Godaveri is an entertaining folk play of a quasi religious nature which is performed in the central parts of Kannur district by the Malayans who are experts in devil dancing. The central figure in the performance is a boy in a girl's makeup, enclosed in a frame work of the spathe of the arecanut tree modelled in the shape of a cow with head and tail. The body is accompanied by a drummer and a number of men who wear fantastic masks and their bodies smeared with ashes. The performers recite a song, the theme of which is the sacredness and the virtues of the cow and its benefits to mankind. The cow is called Godaveri from which this ceremonial play derives its name. The Godaveri group of players confine their visits to agricultural families, thus emphasising the character of the play as a fertility rite.
Vedan Padal or Vedan Pattu
Vedan Padal (Vedan Pattu) is a peculiar ceremony observed in certain parts of the district in the month of Karkidakam (July-August) which coincides with the season of scarcity in Kerala. The Vedan or hunter is impersonated by a boy, in a peculiar makeup, who is armed with bow and arrows and accompanied by an attendant who carries a small drum on his shoulder. The vedan gets a ceremonial welcome in each household. In the course of the welcoming ceremony, the drummer chants a folk song which has for its theme, the precarious life of a hunter in the forest, his attempts to make a living by taking to agriculture, the difficulties of cultivation in the hilly tracts and the wild nature of the country, teeming with animals. He describes particularly the story of the pursuit of a wild boar by the hunter and his triumphant encounter with Arjuna. The performance ends with the disclosure of the vedan as Siva who blesses his devotee Arjuna. The Malayans who figure in the Vedan Padal are given some rice and curry provisions such as salt and chilies from each house. It is the popular belief that the ceremony would avert the evil tendencies of the month and assure happiness and prosperity to the household.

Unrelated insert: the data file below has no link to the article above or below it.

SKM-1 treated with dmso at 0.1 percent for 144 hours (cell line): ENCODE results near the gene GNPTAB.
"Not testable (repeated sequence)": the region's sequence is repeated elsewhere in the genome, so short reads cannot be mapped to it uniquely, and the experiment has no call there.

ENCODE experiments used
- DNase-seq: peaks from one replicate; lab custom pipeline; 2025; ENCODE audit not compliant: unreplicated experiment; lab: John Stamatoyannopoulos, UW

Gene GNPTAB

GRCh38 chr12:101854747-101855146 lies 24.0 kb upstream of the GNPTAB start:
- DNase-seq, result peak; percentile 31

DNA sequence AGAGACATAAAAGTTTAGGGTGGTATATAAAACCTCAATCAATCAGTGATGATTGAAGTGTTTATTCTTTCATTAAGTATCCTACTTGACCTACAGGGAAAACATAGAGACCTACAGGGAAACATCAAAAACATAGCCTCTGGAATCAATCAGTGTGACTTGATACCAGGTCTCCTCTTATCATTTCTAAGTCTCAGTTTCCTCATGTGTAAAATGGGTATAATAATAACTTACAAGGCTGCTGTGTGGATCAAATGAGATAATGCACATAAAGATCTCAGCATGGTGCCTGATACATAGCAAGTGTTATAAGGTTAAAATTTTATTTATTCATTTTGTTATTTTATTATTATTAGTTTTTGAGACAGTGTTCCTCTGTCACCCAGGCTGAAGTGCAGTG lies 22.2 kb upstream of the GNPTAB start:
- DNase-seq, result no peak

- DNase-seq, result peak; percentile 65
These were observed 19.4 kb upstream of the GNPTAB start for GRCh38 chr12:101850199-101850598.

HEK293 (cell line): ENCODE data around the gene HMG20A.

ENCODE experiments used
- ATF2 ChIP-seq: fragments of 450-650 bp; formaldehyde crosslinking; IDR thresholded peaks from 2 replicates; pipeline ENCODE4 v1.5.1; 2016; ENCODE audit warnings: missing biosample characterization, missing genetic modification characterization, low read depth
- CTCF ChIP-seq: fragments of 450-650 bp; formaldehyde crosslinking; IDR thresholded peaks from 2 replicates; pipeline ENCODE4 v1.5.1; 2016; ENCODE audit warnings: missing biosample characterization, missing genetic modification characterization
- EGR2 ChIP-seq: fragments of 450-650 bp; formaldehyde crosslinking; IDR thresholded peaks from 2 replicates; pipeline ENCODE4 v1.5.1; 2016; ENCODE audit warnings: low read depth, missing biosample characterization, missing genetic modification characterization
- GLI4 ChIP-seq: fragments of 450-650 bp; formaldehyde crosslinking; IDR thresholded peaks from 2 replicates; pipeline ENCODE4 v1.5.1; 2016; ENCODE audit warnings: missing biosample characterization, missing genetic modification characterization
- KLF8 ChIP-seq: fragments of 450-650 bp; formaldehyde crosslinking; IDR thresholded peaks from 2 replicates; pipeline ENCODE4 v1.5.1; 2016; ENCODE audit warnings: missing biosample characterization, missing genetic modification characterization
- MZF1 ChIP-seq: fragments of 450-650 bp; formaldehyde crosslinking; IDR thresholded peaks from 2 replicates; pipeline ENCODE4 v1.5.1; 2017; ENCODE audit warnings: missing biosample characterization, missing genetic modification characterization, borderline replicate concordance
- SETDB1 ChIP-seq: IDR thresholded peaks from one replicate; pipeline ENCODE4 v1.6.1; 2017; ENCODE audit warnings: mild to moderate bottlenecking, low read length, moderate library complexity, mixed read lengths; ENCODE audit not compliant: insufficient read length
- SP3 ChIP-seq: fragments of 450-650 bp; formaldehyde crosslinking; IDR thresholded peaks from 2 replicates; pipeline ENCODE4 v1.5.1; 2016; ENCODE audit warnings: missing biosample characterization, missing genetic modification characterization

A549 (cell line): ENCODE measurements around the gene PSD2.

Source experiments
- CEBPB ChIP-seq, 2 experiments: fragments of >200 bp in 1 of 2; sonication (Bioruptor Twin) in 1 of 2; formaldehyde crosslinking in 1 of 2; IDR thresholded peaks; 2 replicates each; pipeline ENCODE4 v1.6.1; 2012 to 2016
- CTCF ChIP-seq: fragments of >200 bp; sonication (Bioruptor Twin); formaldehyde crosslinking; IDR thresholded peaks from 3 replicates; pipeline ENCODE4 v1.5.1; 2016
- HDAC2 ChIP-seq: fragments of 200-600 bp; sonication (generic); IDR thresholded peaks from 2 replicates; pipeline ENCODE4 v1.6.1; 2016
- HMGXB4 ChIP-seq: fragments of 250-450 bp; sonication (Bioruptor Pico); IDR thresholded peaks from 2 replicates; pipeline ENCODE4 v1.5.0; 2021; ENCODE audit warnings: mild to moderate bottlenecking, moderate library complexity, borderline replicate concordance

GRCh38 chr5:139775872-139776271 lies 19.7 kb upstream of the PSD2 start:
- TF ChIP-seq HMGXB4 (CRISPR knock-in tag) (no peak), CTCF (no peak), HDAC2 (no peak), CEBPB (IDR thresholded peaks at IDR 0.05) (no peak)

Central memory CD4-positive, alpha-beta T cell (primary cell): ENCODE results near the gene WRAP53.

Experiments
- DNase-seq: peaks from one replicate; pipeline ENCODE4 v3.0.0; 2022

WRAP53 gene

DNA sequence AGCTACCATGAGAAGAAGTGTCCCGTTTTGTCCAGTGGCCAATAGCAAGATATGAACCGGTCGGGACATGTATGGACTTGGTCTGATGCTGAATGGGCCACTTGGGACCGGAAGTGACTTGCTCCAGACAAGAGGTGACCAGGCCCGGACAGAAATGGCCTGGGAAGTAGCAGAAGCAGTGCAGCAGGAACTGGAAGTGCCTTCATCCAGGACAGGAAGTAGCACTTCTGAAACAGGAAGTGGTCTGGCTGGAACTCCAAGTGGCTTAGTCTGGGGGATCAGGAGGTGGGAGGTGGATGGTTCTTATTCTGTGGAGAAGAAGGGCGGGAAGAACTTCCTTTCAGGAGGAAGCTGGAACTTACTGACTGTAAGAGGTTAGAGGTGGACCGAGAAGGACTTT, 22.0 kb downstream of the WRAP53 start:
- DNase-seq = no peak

Marathukali is a fusion of two different styles of cultural arts that prevailed in this region. One of them is of arguments and counter arguments of two groups which comprise of scholars in scientific subjects and the other is Poorakkali demonstration of their supporters. It is a competitive "game art" conducted in temple yards. So, naturally it gained ritualistic importance. The game lasts for a long time; at times it extends to even a day or more.
Poorakkali is a temple festival held in the Bhagavathy temples in the month of Meenam. In this festival which lasts for nine days, we find rejoicing on the rebirth of Kama, the god of love, and the enjoyment of people in regaining the feelings of love. It has a dramatic folklore touch and its literature is embellished with glorious deeds of Lord Siva and Lord Vishnu.
Ballads sung in praise of the exploits of local heroes form an important source of inspiration for the community. These ballads are sometimes connected with deities. Some of them are on the miraculous life and deeds of heroes and heroines. The ballads which originated in the northern parts of Kerala, known as "Vadakken Pattukal", are the most popular among them. Almost all Vadakken Pattukals are closely associated with Kalari (martial) and Payattu (fight). Most of the songs in this category are in praise of the members of two families in north Kerala namely Potturam Veedu and Tacholi Manikkottu Veedu', of which the former belonged to Tiyya and the latter to Naiar sub castes of the Hindus.
Evidently, these ballads of Kannur, which belonged to the 16th century AD, portray a social system which demands every youth to undergo martial training.